Next, settle into a comfortable standing position and roll your shoulders up and back as you take a deep breath and place your head squarely on top of your shoulders, allowing your shoulders to relax. Notice the peaceful nature that comes with a tall, dignified posture. Allow your arms to find a comfortable and relaxed position, and notice your posture as you stand there. Allow your gaze to settle on a spot several feet in front of you.

Once you feel comfortable, direct your attention to the soles of your feet. Notice any sensations at the point of contact with the ground, feel the pressure on the balls and heels of your feet. Notice how there is slightly more pressure along the outside of each foot than on the inside. Without lifting your feet, begin to shift your weight from your left foot to right foot, back-and-forth. Notice the changing sensations in your feet as the pressure of contact moves from one foot and to the other.

As you continue to shift your weight, expand your field of awareness to other muscles in the body to simply notice what each muscle group is doing: your calves, your quadriceps, your hips, your shoulders.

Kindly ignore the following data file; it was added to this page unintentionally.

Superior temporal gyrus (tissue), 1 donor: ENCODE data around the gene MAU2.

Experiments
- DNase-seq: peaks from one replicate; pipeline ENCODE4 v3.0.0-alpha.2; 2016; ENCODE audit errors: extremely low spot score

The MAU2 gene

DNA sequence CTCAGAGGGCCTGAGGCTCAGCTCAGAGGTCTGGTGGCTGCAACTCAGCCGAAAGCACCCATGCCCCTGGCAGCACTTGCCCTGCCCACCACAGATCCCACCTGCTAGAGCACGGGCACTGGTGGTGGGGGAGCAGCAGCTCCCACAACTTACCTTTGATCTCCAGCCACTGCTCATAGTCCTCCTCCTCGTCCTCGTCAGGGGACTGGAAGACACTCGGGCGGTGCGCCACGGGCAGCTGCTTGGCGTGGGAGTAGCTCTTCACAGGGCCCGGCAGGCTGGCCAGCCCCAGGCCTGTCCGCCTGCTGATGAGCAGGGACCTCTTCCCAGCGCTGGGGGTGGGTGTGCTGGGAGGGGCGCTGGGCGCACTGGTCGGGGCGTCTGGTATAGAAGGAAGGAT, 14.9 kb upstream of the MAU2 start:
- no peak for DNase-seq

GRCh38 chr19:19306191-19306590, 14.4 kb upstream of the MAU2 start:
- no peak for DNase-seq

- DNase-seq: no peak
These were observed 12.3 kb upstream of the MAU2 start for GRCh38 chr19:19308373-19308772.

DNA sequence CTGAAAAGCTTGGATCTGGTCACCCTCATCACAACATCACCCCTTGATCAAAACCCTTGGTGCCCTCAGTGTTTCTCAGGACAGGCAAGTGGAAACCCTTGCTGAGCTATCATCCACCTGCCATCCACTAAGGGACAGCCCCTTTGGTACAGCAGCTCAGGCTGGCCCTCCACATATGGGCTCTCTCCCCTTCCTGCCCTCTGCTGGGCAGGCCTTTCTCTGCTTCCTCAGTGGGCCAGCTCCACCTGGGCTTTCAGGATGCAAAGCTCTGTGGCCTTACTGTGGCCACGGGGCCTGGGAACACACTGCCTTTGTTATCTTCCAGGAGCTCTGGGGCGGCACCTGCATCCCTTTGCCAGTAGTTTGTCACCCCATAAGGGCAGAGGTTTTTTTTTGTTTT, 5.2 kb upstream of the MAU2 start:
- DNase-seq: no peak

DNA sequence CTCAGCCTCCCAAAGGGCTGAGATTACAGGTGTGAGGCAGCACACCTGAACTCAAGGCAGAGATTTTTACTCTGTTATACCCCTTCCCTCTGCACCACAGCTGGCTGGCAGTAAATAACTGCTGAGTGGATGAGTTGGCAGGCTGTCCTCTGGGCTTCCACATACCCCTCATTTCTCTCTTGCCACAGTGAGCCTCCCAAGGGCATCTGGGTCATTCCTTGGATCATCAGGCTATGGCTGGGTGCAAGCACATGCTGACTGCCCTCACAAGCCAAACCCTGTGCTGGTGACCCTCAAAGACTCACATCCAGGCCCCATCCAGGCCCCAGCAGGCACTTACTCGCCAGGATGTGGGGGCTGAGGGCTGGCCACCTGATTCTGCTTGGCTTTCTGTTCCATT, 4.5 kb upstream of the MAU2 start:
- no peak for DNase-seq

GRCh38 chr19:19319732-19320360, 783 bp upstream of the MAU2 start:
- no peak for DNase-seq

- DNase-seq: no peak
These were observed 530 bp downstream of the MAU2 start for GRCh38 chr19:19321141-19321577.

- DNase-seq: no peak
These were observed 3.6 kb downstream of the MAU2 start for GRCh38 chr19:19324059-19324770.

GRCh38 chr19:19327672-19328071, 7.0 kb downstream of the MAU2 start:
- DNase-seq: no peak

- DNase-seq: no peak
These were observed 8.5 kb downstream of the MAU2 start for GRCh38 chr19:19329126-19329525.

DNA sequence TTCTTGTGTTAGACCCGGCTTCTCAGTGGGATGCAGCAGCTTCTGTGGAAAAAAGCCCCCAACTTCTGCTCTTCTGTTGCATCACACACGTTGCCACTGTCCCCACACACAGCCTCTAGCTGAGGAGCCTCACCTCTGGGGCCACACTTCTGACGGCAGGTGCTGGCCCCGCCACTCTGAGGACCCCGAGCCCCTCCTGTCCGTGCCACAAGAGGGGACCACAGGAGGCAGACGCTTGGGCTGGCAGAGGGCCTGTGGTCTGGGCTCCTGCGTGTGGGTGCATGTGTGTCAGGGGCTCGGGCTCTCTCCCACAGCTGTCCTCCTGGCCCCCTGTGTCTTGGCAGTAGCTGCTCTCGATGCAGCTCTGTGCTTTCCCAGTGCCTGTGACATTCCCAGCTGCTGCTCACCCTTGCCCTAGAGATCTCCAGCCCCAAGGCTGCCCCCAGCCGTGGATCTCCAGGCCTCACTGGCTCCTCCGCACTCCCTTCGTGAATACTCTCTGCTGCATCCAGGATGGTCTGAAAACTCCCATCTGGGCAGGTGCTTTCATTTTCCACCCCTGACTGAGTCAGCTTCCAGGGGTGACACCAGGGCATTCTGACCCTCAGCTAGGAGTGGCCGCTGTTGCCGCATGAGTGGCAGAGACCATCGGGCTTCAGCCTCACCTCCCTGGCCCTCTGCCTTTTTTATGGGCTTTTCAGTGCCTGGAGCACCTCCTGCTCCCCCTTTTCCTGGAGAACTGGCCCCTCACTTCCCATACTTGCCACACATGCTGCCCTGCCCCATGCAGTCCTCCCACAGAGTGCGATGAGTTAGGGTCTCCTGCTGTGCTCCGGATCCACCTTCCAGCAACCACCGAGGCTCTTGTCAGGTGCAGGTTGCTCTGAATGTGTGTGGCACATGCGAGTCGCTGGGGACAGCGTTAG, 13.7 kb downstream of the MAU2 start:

Now, begin to take slow steps forward. Allow the muscles in your foot and calf to relax as you lift each foot. Notice how your toes hang down as you lift your leg. Give yourself the opportunity to feel every sensation. Notice the wave of pressure as your foot comes in contact with the ground, starting at the toes and flowing through the ball the foot, the instep, and finally the heel.

Feel the tension created in the upper thigh as you lift each leg off the ground and pay careful attention to the bottom of each foot as it makes contact with the ground. Notice how the pressure increases on your heel as your weight begins to shift, and notice how pressure flows through the outside of your foot, to the ball of your foot, to your toes as you take another step forward.

Notice the interconnectedness of every motion with each step. As you walk in this intentional way, allow your awareness to expand beyond your feet and legs. Feel the muscles in your lower back tensing as you step forward, feel the air against your face as you move through it.

Every movement you make establishes connection after connection. Now, begin to slow your pace back down and come to a stop. Do a quick scan of your body from head to toe, and take in all the sensations generated by this practice.

Finally, take one last deep breath, and bring your attention back to the world around you.

Final thoughts

Acceptance of what is taking place can be challenging in the moment, but ultimately allows you to refocus your attention to the present moment and remain control of your emotions and what you need to do in order to be the best version of yourself.

Practicing mindfulness can help you be more accepting of the world around you, the bodily sensations you experience, and also your thinking. Continue to take time for yourself in building your mindfulness practice and see how the world around you changes.